Background: Drug consumption and addiction lead to serious cardiovascular diseases as well as inflammation. Cellular adhesion molecules are glycoproteins that mediate a leukocyte reaction to inflammation. This study aims to determine the effect of aerobic exercises on some cardiovascular factors in addicts treated with methadone.
Methods: This is a semi-experimental research. To conduct this research, 30 male addicted patients treated with methadone with a mean age of 33.53±15.42 years, 70.06±15.42kg weight and 174.8±5.69cm were selected after medical screening and randomly divided into experimental (n=16) and control (n=16) groups. First, the height, weight and body mass index (BMI) of participants in both groups were measured. Blood samples were taken from the subjects in order to measure the intercellular adhesion molecules 1 (sICAM) and cellular vascular adhesion 1 (sVCAM) in serum. The experimental group had an aerobic exercise program including use of a treadmill with a 40 to 50% maximum heart rate in the beginning and then, a 70 to 80% maximum heart rate. The control group had only a follow-up. After 8 weeks, all variables were measured in both groups. Correlated t-test and independent t-test were used for intragroup and intergroup comparisons (P<0.05).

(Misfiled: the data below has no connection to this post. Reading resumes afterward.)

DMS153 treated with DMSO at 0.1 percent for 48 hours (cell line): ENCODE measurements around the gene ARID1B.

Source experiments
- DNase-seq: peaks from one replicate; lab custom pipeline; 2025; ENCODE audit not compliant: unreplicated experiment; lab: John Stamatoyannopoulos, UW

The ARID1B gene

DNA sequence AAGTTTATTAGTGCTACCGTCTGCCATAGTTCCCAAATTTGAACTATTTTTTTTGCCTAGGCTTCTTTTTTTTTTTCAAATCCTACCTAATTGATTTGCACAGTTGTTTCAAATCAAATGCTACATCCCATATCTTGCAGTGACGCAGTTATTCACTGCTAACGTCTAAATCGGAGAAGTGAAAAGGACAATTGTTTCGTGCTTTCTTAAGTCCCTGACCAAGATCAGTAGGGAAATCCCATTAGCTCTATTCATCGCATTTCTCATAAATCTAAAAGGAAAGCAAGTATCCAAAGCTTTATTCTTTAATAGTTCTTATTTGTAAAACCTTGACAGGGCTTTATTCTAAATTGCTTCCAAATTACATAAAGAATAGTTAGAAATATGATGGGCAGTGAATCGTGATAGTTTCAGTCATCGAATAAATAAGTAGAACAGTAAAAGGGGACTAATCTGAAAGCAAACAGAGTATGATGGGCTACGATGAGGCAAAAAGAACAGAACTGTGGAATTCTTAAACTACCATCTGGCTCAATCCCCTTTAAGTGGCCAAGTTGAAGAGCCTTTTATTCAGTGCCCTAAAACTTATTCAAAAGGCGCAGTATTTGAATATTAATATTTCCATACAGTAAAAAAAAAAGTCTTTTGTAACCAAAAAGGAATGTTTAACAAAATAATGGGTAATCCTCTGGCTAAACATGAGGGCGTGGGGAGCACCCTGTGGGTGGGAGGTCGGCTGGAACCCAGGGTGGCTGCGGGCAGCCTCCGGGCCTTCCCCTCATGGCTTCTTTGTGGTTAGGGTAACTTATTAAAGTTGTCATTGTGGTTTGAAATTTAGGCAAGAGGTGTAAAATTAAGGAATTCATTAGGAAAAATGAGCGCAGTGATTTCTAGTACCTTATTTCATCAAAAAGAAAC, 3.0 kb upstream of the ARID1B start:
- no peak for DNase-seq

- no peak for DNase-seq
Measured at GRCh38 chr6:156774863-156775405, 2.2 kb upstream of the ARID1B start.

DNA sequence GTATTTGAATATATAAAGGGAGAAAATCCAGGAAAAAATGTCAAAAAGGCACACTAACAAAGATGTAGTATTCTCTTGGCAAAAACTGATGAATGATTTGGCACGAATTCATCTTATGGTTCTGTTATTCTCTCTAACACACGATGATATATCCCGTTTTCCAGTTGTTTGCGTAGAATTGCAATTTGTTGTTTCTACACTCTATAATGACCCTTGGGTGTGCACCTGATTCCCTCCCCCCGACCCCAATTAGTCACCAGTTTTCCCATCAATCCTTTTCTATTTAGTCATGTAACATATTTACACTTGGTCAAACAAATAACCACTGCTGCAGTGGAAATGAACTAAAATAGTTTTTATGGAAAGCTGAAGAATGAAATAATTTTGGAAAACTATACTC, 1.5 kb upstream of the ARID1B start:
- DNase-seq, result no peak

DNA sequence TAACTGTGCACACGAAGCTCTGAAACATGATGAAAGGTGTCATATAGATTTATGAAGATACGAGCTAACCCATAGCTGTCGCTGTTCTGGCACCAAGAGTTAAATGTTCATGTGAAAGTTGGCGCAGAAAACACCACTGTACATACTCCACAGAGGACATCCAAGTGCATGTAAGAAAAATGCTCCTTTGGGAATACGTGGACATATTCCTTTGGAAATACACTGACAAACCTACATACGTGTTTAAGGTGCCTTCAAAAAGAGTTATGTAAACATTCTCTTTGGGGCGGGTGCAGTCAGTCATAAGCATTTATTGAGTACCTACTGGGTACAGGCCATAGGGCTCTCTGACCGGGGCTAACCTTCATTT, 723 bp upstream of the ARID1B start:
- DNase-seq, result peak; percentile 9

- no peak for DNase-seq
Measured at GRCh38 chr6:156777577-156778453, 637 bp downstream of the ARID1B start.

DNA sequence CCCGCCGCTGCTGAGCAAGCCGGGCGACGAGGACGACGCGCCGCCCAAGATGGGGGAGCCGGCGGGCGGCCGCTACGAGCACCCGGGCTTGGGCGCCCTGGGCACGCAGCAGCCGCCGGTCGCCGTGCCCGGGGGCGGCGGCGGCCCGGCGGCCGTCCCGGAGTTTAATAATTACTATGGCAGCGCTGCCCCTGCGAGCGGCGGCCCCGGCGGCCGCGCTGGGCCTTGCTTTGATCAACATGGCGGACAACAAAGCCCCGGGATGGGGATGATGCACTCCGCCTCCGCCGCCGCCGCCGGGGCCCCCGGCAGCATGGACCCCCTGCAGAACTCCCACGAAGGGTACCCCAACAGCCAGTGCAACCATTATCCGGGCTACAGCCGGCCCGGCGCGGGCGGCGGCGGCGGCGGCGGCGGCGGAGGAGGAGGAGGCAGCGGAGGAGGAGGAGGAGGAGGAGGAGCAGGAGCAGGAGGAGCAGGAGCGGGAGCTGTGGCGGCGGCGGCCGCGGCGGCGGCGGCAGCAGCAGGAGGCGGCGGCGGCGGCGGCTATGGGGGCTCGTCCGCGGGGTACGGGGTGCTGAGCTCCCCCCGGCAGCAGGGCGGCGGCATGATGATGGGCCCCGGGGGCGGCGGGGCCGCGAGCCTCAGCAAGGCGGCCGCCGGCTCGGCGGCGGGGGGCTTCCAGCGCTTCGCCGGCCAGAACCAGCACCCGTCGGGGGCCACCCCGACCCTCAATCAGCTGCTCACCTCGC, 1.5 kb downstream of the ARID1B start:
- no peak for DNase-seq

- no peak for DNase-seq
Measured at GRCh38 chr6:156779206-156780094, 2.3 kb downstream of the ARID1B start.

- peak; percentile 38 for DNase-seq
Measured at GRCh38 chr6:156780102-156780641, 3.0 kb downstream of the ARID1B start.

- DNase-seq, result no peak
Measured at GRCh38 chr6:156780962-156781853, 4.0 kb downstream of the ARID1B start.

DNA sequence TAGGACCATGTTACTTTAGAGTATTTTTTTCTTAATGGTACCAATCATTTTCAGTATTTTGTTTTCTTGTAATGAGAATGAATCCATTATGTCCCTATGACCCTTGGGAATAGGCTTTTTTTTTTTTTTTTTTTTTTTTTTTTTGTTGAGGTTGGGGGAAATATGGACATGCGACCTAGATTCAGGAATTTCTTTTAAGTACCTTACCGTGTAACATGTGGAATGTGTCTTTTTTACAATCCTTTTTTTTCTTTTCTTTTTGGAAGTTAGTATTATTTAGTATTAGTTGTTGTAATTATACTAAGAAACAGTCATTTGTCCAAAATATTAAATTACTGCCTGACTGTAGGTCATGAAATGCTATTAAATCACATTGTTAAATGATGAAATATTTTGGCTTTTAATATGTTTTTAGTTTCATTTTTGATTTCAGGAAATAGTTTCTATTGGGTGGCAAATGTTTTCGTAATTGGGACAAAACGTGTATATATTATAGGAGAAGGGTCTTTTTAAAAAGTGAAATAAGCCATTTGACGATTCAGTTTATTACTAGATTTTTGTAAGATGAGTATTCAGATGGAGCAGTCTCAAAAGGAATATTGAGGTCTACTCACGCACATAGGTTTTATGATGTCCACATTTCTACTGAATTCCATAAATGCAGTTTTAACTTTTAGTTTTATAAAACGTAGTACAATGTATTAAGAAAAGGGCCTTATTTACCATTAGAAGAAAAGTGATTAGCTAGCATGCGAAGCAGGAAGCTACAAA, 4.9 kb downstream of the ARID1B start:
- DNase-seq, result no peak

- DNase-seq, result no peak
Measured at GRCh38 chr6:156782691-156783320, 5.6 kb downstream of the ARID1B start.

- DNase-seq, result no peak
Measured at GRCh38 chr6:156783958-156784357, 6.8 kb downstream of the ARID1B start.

Results: Results showed that after 8 weeks aerobic exercises, there was no significant difference in ICAM-1 (p=0.397), VCAM-1 (P=0.521), and BMI (p=0.223).
Conclusion: Although 8-weeks aerobic exercise was not effective and sufficient for BMI, ICAM-1 and VCAM-1 indicators of the addicts treated with methadone, but it reduced ICAM-1 and VCAM-1 in the exercise group.